What Kevin Daum says above is essential to being more persuasive. But think about how being a better listener can help you in all areas of communication: with family, with friends, as well as in the workplace. In a blog I posted in March, 2012, I began to uncover the basics of the “Forgotten Communication Tool” http://tinyurl.com/7rhkyax. Applying only a few of the skills I mentioned will make you a better listener. And when you become a better listener, positive things will happen in all areas of your life … including those that require your sharpened persuasive abilities.

An Answer to the Tough Question, “Why Record Their Life Stories?”

Over the years of recording people’s life stories, I will ask my clients, who are usually the children of the interviewee(s), “Why do you want to record their life stories?” While the answers I have heard may vary, the root of the answers usually incorporate a common theme. That common theme is as tough to grasp as the question itself: the realization of their mortality.

We all know we are, some day, going to die. Our society has taught us that discussing this, even just thinking about it, is a frightening thing to do. And when we think of it happening to someone we love, emotion kicks in and then we really don’t want to talk or think about it. But when considering the mortality of a loved one, one of the risks of giving in to the fear of not addressing it is that one of the most important legacies they could leave behind, their stories, will be lost forever.

As with most of our fears that we finally address, confronting the fear and dealing with it leaves us in a state of gratitude for the lessons we learn from the experience. I continually hear from my clients after they’ve viewed the LifeStory we recorded of their loved one, tremendous joy in not only hearing the stories, but knowing that they are preserved forever.

The good news is that, while I’d love to help you record the stories, you don’t need a professional to record the stories of your loved ones. You can do it yourself. The next blog post will give you helpful hints on how to do it yourself.

In the meantime, think of the collective hugs you get when you answer the tough question, “Why record their life stories?”

mother hugs

 

 

Tips on Archiving Family History

I am often asked about tips on archiving family history from the assortment of things passed down from generation to generation. Specifically, I am asked about photos and recorded items: old photos, audio tapes, cassette recordings of many sizes, video tapes, etc.. I recently read a great article that answers many of the questions I get.  Bertram Lyons, an archivist at the American Folklife Center of the Library of Congress in Washington D.C., authored the following article in the New York Times http://tinyurl.com/ow4qczc. Bertram (pictured below) gives the best explanation I’ve read about what to look for in finding professional to help you archive your family history media treasures.Bertram Lyons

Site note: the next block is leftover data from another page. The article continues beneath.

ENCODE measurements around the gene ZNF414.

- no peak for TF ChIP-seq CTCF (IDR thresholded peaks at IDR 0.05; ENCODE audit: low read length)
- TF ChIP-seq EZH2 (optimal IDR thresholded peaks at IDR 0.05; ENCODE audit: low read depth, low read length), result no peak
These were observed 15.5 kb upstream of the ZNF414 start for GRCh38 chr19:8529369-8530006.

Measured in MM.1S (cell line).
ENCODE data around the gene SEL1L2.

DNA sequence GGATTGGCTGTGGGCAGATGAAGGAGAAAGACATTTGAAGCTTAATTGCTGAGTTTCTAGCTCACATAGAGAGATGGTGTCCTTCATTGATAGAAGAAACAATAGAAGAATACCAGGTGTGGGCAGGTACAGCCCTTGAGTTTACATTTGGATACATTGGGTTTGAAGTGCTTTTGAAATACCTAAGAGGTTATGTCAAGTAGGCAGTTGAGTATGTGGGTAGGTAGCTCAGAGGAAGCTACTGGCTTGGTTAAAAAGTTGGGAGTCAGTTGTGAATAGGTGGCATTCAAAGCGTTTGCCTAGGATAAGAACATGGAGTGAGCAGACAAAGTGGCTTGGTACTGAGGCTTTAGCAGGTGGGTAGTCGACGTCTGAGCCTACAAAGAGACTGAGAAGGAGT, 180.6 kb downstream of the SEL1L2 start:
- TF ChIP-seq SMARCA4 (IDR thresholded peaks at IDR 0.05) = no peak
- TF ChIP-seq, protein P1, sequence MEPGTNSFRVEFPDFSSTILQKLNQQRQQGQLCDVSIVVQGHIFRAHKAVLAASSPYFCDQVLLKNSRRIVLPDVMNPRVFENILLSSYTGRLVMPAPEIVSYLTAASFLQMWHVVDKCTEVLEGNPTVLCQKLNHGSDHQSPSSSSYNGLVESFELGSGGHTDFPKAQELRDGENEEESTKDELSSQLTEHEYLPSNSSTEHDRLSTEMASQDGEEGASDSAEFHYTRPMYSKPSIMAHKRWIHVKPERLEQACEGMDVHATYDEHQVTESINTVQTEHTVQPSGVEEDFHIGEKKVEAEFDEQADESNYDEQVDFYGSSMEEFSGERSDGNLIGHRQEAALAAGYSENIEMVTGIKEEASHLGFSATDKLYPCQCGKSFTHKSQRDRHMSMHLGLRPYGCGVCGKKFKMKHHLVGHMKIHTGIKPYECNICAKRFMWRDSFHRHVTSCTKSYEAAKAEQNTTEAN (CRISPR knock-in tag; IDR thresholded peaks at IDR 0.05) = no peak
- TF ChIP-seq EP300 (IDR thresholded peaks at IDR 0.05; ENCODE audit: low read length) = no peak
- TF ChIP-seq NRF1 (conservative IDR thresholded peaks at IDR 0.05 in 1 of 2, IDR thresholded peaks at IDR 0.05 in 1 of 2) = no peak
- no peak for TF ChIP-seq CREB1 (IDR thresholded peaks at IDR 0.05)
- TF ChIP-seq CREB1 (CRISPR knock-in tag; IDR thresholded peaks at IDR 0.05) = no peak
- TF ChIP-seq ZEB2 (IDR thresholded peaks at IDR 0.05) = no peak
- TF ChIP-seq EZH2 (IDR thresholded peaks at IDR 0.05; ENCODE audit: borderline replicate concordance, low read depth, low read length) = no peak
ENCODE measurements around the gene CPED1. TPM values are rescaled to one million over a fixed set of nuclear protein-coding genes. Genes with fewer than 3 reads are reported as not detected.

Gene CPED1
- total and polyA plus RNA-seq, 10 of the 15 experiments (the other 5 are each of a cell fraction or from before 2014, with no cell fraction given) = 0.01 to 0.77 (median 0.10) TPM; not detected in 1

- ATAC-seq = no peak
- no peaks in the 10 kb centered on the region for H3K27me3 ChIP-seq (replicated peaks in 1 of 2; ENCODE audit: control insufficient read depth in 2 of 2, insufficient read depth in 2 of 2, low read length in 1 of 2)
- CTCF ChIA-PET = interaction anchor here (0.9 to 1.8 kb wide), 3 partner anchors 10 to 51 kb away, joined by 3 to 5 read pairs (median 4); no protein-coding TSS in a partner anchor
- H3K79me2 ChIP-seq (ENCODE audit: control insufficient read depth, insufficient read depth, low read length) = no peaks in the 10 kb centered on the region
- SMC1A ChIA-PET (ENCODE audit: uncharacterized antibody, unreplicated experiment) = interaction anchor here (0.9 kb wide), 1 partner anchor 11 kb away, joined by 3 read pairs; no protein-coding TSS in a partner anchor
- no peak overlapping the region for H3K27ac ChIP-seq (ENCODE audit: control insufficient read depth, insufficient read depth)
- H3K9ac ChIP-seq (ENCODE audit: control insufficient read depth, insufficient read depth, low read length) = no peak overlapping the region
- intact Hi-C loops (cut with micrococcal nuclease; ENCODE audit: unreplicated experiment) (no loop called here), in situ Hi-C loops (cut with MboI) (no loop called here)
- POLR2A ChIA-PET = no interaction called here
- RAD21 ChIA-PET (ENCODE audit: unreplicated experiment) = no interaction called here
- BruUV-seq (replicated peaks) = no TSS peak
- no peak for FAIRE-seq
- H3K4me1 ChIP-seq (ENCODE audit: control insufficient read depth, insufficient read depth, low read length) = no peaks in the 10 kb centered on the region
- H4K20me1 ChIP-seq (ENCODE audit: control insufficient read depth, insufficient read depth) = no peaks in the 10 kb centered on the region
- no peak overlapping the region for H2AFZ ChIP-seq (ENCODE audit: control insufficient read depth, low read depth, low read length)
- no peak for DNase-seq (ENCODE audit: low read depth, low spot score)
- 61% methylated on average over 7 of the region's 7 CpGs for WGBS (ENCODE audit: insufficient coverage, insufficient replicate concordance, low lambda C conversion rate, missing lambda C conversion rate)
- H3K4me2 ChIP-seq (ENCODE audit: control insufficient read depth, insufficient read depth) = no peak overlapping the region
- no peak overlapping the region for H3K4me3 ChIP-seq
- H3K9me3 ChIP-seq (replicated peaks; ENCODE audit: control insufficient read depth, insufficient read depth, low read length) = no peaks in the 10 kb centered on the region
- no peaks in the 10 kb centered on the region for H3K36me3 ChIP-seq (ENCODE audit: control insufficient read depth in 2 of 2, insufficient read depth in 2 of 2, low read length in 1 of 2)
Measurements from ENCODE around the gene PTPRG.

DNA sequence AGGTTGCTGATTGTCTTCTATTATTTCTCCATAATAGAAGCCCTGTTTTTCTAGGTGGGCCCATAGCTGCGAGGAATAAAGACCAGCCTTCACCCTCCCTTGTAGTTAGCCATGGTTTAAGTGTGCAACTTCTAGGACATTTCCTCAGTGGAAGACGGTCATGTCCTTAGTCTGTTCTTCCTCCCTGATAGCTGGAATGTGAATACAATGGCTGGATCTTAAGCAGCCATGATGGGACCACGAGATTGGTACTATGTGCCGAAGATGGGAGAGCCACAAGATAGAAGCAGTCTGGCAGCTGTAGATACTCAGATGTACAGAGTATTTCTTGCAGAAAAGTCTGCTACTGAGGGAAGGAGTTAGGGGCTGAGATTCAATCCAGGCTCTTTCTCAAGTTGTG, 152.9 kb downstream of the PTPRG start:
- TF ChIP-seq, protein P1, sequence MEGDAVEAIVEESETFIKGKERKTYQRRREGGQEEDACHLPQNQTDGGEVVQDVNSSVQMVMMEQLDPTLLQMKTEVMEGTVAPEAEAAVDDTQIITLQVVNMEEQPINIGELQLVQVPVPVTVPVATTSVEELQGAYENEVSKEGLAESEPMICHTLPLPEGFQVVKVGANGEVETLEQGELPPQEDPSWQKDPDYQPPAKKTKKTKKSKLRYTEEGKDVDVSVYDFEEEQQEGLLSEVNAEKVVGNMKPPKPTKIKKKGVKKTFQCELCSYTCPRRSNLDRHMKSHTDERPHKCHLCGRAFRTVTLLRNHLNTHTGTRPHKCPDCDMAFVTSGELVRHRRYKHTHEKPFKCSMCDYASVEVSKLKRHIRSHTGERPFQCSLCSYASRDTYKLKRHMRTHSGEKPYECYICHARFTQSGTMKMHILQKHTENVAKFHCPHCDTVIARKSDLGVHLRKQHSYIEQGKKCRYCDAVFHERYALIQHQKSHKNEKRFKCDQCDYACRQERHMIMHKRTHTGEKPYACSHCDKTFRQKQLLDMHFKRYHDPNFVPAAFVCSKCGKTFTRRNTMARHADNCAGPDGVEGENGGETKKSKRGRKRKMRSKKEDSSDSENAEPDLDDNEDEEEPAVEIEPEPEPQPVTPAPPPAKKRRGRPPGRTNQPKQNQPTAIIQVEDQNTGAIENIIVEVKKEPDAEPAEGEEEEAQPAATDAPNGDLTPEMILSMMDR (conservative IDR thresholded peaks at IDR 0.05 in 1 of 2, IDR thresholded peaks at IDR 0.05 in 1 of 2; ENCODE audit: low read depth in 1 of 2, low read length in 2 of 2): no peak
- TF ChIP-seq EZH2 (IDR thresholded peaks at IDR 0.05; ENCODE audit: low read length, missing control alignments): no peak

If you ever thought that the old photos and recordings that are shoved in a box somewhere will last forever, think again. Please take the time to find them and digitize them soon! At LifeStories Alive http://www.lifestoriesalive.com, we are continually faced with clients who remember “that great photo” of their ancestor from their childhood that is no longer usable due to neglect. It’s not that expensive to safe a priceless heirloom. Do it now!

What Impact Can We Have On the Life of Another Person?

I just finished watching the only TV program I watch on a regular basis – CBS Sunday Morning. I appreciate their consistent cavalcade of positive, meaningful stories. Today’s program was no exception. One of the stories today highlighted the life stories of a living legend, Sidney Poitier http://tinyurl.com/bp9qnje .

Sidney Poitier

 

An integral part of his story, one I had never heard before, was shared. It caused me to reflect afterward, “What impact can I have on the life of another person?” Born as the youngest of a large and poor Bahamian family, he moved to New York at age 17 to become an actor. Washing dishes at a restaurant to  survive, the young Poitier was approached by an elderly Jewish waiter, a fellow employee. The following is from the CBS Sunday Morning account:

“There was one of the waiters, a Jewish guy, elderly man, and he looked over at me and was looking at me for quite awhile. I had a newspaper, it was called Journal American. And he walked over to me, and he said, ‘What’s new in the paper?’ And I looked up at this man. I said to him, ‘I can’t tell you what’s in the paper, because I can’t read very well.’ He said, ‘Let me ask you something, would you like me to read with you?’ I said to him, ‘Yes, if you like.’

“Now let me tell you something: That man, every night, the place is closed, everyone’s gone, and he sat there with me week after week after week. And he told me about punctuations. He told me where dots were and what the dots mean here between these two words, all of that stuff.”

“He took you through high school,” said (Leslie) Stahl.

“Yes, he did. And it wasn’t for long. I learned a lot. And then things began to happen.”

I’m sure this elderly Jewish man, at the time, had no idea the gift he was giving to the world as he offered to help the young man that day. He had no idea that Sidney Poitier’s future would inspire thousands to reach for what was previously out of reach. I believe he did this unselfish act of kindness, teaching a kid to read, because it felt like the right thing to do. I’d even guess it came as a knee-jerk reaction.

So I ask myself, “What impact, then, can I have on the life of another person? What simple act of kindness can I do to change the life of another person?” I believe the answer will appear in my everyday life, perhaps even today. And when the opportunity comes to give, I shouldn’t even think about it. I should just do it…like an elderly Jewish waiter in New York did for a dishwasher who couldn’t tell him “…what’s new in the paper.”